Bruce Kasanoff recently posted an interesting article titled “Why Good Is Not The Enemy Of Great”. (https://www.linkedin.com/pulse/why-good-enemy-great-bruce-kasanoff). In his article he makes a provocative statement: “Our mindless obsession with greatness...
The Availability of Talent Is Deteriorating
• 72 % of 400 CEOs surveyed in 83 countries indicated availability of key skills was a major threat to their business. (USA Today 1/20/16)
• 65% of business leaders say people applying for jobs right out of college are only “somewhat” prepared for success. 40% say they are not prepared at all.
– 40% of executives say new grads are “not prepared at all.”
• 47% of executives believe that 80% of new grads do not have the skills they’ll need to advance past entry-level jobs.
• The most deficient skills were thinking skills (problem solving, decision making, etc.).
Global Strategy Group Study published in Fortune
• “Talent-related issues are the top concern of 16 of 24 CEOs.
“We employed 270,000 people and the lion’s share of these people were out building and installing high-tech infrastructure and doing home installs that were suddenly more complex than they’d ever been…If we wanted to hire somebody to go install IP services in a home, we interviewed eleven people to find one qualified candidate.” (Randall Stephenson, ATT)
While Skills Are Declining, Training Budgets Are Rising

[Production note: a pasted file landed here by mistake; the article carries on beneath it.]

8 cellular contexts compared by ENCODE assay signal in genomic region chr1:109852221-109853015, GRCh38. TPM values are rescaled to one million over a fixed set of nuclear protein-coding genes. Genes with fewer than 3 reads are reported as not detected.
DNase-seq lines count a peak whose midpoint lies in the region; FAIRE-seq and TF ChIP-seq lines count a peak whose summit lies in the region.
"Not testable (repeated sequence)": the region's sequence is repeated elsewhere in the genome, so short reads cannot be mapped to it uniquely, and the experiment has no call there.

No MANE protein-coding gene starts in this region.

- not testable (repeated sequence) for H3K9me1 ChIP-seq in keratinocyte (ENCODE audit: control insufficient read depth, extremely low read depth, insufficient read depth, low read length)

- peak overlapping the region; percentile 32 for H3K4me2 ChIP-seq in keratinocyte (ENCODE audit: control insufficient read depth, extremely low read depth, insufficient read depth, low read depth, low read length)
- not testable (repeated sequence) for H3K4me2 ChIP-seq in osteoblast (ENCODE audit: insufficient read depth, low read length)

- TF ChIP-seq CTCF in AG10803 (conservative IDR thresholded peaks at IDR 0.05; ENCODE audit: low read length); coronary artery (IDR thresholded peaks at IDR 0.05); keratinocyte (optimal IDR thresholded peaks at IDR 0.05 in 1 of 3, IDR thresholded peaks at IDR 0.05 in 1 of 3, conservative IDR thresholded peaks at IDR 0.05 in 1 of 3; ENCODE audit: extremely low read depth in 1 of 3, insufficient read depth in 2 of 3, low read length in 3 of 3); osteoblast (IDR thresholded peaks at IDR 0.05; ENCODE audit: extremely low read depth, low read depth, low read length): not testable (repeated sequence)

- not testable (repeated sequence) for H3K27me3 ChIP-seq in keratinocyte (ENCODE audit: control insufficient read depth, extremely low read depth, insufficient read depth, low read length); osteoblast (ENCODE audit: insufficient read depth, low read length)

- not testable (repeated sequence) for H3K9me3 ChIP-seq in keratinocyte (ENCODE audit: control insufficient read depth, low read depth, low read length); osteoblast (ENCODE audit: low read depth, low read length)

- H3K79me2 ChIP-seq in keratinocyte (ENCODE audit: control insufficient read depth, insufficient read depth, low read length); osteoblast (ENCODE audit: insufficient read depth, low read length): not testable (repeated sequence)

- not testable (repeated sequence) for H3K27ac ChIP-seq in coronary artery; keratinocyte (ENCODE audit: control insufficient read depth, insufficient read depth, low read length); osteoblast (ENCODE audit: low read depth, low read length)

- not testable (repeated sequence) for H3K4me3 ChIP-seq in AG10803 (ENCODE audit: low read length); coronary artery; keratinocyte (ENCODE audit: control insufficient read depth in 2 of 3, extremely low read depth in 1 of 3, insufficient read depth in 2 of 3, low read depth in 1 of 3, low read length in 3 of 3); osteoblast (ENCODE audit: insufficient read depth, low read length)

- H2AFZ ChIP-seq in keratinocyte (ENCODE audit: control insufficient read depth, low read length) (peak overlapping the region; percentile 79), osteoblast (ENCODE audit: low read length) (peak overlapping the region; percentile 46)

U.S. corporations are scrambling to address the talent issue. In 2014 training expenditures rose by 10%.
• Employers are spending more to build internal skills;
• “Bedrock” roles are typically occupying less of L&D’s time;
• Mature organizations tend to spend 38% more per employee.
Bersin by Deloitte
Total 2015 U.S. training expenditures—including payroll and spending on external products and services—took an upward trajectory, soaring 14.2 percent to $70.6 billion
Leadership Lessons: It is clear that organizations must do something around talent development. Unless action is taken in this area, the quality of products and services will be significantly impacted. It is not just increasing training expenditures that will make a difference in area of decreasing talent. It is training that compensates for missing fundamental skills no longer delivered through the education system (i.e., critical thinking, communication, logic, etc.).
Three possible organizational responses exist:
1. Do nothing and lower expectations to the quality level that talent can deliver. (A recipe for failure!)
2. Automate or outsource work to maintain quality in ways other than through staff. (Go where talent exists)
3. Teach and foster employee capability growth in the midst of producing high quality work. (Build talent where you are)
Unless organizations take the 3rd approach, the U.S. middle class will become a distant memory because jobs will be lost or will pool at the entry level with little or no hope of upward mobility in the organization or society.
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